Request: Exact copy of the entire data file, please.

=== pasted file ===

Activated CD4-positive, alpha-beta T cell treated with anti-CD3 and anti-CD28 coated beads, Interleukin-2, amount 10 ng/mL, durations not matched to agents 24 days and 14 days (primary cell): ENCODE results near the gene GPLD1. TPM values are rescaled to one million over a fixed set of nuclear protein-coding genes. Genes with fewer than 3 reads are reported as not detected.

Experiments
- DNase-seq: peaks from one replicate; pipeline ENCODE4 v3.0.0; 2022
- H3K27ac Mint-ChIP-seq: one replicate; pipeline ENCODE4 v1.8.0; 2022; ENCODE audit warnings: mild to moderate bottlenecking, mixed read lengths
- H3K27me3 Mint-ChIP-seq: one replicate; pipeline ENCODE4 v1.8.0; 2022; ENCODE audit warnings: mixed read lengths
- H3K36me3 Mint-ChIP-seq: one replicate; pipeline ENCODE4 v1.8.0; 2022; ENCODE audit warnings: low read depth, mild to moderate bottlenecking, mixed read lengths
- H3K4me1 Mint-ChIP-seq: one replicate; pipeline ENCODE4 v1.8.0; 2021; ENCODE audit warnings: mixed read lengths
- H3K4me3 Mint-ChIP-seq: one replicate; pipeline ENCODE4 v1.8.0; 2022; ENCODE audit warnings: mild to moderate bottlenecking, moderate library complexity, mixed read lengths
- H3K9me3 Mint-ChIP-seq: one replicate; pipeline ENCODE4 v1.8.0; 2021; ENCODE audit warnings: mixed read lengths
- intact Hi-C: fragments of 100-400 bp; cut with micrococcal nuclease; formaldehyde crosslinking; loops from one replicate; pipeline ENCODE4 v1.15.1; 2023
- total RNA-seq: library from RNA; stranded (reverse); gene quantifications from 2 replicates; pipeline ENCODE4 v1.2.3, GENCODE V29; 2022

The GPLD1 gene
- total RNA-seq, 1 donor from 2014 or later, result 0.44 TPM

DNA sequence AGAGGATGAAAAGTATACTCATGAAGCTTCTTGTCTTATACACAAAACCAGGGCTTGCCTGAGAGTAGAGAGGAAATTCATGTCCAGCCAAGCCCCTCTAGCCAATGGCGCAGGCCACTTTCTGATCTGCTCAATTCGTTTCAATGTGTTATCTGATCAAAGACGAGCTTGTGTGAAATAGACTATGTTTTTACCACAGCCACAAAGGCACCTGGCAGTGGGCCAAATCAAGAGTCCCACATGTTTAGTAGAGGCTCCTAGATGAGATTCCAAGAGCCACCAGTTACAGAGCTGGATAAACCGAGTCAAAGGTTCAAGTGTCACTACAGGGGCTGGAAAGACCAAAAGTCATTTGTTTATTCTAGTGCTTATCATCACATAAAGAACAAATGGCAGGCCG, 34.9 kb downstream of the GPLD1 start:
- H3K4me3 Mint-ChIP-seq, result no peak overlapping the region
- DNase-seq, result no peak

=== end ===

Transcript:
Activated CD4-positive, alpha-beta T cell treated with anti-CD3 and anti-CD28 coated beads, Interleukin-2, amount 10 ng/mL, durations not matched to agents 24 days and 14 days (primary cell): ENCODE results near the gene GPLD1. TPM values are rescaled to one million over a fixed set of nuclear protein-coding genes. Genes with fewer than 3 reads are reported as not detected.

Experiments
- DNase-seq: peaks from one replicate; pipeline ENCODE4 v3.0.0; 2022
- H3K27ac Mint-ChIP-seq: one replicate; pipeline ENCODE4 v1.8.0; 2022; ENCODE audit warnings: mild to moderate bottlenecking, mixed read lengths
- H3K27me3 Mint-ChIP-seq: one replicate; pipeline ENCODE4 v1.8.0; 2022; ENCODE audit warnings: mixed read lengths
- H3K36me3 Mint-ChIP-seq: one replicate; pipeline ENCODE4 v1.8.0; 2022; ENCODE audit warnings: low read depth, mild to moderate bottlenecking, mixed read lengths
- H3K4me1 Mint-ChIP-seq: one replicate; pipeline ENCODE4 v1.8.0; 2021; ENCODE audit warnings: mixed read lengths
- H3K4me3 Mint-ChIP-seq: one replicate; pipeline ENCODE4 v1.8.0; 2022; ENCODE audit warnings: mild to moderate bottlenecking, moderate library complexity, mixed read lengths
- H3K9me3 Mint-ChIP-seq: one replicate; pipeline ENCODE4 v1.8.0; 2021; ENCODE audit warnings: mixed read lengths
- intact Hi-C: fragments of 100-400 bp; cut with micrococcal nuclease; formaldehyde crosslinking; loops from one replicate; pipeline ENCODE4 v1.15.1; 2023
- total RNA-seq: library from RNA; stranded (reverse); gene quantifications from 2 replicates; pipeline ENCODE4 v1.2.3, GENCODE V29; 2022

The GPLD1 gene
- total RNA-seq, 1 donor from 2014 or later, result 0.44 TPM

DNA sequence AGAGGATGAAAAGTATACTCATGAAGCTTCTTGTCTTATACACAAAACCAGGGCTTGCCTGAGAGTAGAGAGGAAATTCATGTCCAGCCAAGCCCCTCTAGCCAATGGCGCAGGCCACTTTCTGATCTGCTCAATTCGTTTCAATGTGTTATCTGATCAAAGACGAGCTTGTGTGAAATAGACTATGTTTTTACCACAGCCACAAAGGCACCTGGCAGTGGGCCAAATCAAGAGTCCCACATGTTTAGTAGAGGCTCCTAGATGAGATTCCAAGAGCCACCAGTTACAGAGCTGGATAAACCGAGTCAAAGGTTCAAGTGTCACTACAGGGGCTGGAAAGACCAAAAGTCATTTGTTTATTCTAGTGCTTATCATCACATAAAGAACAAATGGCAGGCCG, 34.9 kb downstream of the GPLD1 start:
- H3K4me3 Mint-ChIP-seq, result no peak overlapping the region
- DNase-seq, result no peak